With the release of the Nintendo GameBoy in 1989, the evolution of gaming systems split into two different branches. The main branch, which consists of larger systems with lots of horsepower and are hooked up to a television, continued on its merry way to eventually bring us the Sony PlayStation, Microsoft Xbox, and Nintendo Wii. But the portable GameBoy brought about a whole new line of gaming systems, the focus of which was portability. No longer did someone have to be tethered to the TV in his or her living room in order to save the princess. Games could be brought along in a backpack and played on the bus ride home from school or in the waiting room at the doctor’s office.
Two of the more modern portable gaming systems to come along are the Sony PlayStation Portable (PSP) and the Nintendo DS (although the DS Lite is Nintendo’s latest version of this system). These systems have advanced the field even further when it comes to portable gaming, but there are several differences between the two.
For starters, the overall design of the two systems differs greatly. The PSP is styled in the candybar design, which is to say, it is a rectangle that is designed to be held with both hands on each side. It has a 4.3-inch screen that takes up most of the top of the device, with directional buttons on the left side and other buttons which do various things on the right side.
On the other hand, the Nintendo DS is a bit more compact than the PSP. At 1.4 inches less wide, it uses its “flip” design to be a bit more portable than its competition. It also has two screens, one on the main part of the system, and one on the lid that flips up. However, each screen is only 3 inches wide, so the game play is a bit different on this system. One benefit to this design though, is that the lid protects the screen when the DS is being carried around.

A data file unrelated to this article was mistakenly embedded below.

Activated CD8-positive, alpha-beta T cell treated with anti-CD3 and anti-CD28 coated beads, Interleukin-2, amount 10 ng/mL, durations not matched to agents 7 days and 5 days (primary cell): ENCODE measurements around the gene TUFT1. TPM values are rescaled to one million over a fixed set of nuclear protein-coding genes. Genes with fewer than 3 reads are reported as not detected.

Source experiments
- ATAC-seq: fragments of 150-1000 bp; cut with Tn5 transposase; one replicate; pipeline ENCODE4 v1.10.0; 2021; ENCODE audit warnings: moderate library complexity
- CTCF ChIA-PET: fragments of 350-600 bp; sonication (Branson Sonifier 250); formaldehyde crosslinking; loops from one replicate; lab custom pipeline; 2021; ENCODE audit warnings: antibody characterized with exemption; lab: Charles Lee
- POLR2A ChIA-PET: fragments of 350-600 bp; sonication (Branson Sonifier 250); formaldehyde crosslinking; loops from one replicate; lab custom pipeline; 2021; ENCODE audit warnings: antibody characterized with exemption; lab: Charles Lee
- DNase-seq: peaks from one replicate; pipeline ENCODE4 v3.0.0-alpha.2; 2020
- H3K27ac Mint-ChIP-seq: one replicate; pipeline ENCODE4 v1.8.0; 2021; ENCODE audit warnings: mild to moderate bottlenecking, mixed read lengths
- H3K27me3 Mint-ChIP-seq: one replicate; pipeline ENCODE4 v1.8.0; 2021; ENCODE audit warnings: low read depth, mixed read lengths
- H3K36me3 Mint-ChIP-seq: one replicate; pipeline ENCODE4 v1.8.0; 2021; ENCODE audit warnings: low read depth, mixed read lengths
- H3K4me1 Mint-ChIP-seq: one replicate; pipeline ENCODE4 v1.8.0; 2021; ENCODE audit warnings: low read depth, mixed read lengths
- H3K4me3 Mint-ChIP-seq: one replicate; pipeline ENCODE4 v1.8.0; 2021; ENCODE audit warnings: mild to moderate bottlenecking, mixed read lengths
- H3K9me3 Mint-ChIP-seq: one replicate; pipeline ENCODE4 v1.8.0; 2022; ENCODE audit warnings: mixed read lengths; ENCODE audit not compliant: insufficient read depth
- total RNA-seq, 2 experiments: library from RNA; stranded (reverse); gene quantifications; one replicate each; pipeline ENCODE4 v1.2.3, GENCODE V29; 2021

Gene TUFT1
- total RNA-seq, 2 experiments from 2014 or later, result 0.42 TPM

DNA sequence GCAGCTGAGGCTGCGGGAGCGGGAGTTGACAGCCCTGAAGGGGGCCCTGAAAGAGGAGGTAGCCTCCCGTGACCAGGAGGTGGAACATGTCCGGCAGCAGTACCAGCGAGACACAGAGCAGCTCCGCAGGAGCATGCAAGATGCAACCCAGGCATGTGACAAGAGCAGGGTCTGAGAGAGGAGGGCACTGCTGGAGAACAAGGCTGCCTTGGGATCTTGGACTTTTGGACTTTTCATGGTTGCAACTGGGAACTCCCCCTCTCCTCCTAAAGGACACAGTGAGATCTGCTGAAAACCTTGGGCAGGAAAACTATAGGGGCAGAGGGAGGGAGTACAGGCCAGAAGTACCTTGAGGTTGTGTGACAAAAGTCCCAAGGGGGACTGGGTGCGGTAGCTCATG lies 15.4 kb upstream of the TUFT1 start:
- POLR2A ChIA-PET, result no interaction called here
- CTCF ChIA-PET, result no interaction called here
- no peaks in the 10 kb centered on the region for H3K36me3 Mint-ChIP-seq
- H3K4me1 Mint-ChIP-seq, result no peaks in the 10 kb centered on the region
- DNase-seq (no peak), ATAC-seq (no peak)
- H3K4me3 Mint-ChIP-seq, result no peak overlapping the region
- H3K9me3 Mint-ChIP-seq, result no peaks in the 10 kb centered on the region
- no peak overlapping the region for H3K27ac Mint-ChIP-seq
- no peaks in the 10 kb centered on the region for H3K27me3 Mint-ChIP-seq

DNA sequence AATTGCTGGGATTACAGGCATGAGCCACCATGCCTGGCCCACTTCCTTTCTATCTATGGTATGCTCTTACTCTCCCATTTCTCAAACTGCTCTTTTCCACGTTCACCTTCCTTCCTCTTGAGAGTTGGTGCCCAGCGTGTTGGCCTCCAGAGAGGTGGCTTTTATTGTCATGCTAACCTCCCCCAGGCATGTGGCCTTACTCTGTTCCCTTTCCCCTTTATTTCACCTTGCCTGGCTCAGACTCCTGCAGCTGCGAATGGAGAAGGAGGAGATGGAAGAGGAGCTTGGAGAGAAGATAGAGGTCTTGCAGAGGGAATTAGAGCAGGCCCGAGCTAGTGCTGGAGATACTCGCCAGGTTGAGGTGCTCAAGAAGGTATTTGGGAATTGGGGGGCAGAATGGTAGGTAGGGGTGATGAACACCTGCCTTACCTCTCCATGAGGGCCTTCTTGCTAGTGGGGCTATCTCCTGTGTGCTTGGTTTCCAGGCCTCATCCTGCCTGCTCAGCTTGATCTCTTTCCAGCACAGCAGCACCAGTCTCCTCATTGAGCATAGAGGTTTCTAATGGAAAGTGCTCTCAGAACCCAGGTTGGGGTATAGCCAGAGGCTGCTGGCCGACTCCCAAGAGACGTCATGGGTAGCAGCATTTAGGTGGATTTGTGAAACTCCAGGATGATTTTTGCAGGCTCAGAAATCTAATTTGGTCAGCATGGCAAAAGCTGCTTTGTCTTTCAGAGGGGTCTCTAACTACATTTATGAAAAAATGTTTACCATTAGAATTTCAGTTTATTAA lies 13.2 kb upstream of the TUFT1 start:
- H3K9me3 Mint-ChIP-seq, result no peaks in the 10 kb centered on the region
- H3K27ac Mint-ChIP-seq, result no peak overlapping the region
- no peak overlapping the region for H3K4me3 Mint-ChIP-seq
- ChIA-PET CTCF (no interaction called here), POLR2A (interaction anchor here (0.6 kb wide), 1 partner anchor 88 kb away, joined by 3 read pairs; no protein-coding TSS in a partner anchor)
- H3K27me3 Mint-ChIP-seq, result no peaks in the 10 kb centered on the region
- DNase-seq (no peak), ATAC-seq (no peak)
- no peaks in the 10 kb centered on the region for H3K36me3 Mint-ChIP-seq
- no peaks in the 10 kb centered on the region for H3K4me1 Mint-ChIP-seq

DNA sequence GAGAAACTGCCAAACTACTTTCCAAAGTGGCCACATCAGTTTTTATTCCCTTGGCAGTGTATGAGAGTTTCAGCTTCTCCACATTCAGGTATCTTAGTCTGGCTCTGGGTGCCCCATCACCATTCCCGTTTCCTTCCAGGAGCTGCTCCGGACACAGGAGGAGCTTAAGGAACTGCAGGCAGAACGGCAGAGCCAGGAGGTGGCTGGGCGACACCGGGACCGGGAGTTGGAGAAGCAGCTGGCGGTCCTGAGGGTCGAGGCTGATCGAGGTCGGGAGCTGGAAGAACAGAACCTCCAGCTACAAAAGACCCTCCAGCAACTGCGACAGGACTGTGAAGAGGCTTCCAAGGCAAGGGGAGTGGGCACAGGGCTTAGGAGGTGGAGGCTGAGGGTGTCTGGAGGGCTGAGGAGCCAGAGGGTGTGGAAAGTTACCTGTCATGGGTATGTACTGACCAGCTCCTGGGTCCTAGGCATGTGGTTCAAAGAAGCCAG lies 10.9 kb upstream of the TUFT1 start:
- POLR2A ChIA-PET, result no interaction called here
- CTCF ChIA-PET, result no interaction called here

Another difference is that the Nintendo DS comes with a touchscreen as its main, lower screen. It also comes with a stylus for use with this screen. The system still has traditional button-style controls on each side of the lower screen. And these controls evoke the classic ones on the original Nintendo paddle. Just the sight of them makes me want to hit Up-Up-Down-Down-Left-Right-Left-Right-B-A-Start. The PSP’s screen is not a touchscreen, so if you’re into that, the DS is probably more your speed.
Each system does have a web browser, however on the DS it must be purchased separately. This browser is a version of the Opera browser, and it has two modes – it can display the web page on the main screen with a magnified version of the page on the other screen, or it can display the page on both screens as one continuous page. The PSP’s browser is free as part of a software update, and is a version of the NetFront browser, by Access Co, Ltd.
This only scratches the surface of the differences between these two systems, as they differ greatly. The playing experience, accessories, and overall look and feel of the two devices are so different; it’s very tough to compare them. I believe that it’s basically a matter of personal preference as to which one’s the better system.